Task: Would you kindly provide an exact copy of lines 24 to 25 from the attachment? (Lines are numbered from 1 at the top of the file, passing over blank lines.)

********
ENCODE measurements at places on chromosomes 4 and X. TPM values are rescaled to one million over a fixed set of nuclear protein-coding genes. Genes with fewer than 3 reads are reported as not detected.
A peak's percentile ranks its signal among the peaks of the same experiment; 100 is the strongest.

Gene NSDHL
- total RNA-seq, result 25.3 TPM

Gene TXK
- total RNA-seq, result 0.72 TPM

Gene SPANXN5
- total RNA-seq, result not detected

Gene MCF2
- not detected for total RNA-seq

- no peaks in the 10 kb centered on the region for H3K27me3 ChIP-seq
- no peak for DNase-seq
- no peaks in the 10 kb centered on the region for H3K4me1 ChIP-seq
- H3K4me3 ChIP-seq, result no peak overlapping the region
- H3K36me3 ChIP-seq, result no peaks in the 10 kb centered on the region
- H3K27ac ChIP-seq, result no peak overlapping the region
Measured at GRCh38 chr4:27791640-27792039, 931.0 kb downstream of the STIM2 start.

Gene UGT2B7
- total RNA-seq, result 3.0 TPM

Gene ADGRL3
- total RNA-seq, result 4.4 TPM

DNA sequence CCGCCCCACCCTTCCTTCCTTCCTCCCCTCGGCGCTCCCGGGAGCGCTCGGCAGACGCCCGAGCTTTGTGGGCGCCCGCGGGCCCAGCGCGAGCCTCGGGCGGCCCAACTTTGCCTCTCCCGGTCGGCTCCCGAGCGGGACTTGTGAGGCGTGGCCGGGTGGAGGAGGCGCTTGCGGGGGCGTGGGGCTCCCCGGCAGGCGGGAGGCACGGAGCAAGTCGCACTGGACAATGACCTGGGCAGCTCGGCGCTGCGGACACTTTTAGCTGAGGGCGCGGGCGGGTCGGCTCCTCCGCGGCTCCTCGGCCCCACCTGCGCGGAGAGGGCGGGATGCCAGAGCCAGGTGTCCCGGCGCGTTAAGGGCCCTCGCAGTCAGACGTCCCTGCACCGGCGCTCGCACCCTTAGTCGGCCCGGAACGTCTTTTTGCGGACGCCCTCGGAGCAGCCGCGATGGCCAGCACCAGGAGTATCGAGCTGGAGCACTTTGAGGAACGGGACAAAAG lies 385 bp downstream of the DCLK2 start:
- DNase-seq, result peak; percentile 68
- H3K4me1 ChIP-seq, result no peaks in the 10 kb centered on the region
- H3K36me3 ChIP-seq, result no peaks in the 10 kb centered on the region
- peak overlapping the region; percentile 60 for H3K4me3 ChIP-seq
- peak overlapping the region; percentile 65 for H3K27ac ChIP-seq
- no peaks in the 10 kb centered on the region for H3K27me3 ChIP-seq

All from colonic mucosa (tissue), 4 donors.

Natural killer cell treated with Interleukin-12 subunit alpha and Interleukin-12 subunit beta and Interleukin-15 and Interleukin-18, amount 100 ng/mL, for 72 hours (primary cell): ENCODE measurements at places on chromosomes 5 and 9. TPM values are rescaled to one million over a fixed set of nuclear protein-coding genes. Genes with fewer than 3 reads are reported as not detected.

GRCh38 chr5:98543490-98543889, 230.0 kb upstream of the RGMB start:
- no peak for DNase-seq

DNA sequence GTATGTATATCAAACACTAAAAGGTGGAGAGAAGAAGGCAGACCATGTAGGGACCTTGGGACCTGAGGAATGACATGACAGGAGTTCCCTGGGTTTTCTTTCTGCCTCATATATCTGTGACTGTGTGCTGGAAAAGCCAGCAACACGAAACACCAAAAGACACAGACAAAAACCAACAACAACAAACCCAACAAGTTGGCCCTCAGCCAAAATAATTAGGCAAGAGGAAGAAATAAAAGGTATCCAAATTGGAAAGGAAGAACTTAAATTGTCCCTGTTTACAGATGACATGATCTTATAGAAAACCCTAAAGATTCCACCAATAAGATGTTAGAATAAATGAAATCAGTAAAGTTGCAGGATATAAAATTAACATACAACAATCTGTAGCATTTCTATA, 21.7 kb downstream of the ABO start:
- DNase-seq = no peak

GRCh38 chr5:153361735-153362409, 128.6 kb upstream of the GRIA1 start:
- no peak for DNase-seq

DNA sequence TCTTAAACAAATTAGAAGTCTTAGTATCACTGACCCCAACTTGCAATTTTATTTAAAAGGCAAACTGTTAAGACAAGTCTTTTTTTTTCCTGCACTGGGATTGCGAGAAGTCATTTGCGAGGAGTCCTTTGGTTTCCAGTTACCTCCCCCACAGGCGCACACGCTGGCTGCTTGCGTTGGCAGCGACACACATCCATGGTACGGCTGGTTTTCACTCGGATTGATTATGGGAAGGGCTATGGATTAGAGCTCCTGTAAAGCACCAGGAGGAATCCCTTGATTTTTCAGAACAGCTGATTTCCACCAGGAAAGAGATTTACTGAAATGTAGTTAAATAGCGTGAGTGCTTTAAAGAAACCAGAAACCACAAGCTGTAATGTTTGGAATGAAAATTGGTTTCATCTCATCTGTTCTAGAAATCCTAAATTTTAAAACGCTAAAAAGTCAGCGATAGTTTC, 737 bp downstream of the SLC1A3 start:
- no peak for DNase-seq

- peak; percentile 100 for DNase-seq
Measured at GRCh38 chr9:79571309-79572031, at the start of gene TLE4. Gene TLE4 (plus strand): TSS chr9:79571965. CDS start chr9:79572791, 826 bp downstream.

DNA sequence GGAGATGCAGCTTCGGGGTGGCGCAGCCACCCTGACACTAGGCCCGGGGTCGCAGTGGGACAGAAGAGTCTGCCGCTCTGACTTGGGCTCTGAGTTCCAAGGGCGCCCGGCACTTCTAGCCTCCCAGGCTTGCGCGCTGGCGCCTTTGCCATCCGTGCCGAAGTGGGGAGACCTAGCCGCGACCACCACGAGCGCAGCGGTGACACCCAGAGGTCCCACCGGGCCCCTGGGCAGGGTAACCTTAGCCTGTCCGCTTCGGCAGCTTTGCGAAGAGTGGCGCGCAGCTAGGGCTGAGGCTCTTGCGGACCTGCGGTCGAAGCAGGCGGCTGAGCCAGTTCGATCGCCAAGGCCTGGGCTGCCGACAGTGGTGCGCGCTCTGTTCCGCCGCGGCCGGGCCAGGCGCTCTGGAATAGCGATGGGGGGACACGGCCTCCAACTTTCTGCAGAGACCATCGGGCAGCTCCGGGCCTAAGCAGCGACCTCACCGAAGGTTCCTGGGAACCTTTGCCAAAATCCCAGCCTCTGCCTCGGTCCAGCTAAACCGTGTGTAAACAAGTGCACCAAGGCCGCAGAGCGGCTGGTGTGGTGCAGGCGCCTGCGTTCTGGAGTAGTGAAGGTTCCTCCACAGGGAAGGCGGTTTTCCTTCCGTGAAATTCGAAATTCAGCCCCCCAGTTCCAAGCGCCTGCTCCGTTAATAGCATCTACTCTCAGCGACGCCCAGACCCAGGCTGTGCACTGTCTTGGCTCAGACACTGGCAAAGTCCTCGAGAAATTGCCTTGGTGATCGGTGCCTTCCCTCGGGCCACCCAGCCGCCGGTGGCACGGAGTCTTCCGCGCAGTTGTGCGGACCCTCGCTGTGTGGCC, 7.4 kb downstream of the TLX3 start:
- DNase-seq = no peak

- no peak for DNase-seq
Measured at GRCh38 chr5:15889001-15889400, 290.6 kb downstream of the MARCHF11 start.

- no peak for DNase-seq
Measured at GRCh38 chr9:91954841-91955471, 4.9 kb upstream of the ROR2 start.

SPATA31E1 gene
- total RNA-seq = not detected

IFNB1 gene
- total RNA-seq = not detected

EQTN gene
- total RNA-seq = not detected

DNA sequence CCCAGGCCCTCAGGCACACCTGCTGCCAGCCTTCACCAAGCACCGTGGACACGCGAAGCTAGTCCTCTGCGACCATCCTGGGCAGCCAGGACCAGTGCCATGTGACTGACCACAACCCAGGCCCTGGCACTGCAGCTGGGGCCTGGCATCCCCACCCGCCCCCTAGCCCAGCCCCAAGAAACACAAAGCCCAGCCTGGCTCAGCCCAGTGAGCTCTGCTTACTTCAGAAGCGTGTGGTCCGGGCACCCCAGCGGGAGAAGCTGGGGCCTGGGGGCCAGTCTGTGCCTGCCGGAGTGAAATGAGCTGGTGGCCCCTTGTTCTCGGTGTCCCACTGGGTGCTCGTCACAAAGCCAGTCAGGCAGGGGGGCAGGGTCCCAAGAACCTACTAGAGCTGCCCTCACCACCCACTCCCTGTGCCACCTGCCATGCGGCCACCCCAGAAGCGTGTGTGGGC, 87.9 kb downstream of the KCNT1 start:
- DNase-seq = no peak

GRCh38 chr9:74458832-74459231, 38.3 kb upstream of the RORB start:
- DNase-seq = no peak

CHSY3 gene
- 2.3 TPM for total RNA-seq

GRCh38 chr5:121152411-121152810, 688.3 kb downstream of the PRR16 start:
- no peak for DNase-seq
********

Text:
- H3K4me1 ChIP-seq, result no peaks in the 10 kb centered on the region
- H3K36me3 ChIP-seq, result no peaks in the 10 kb centered on the region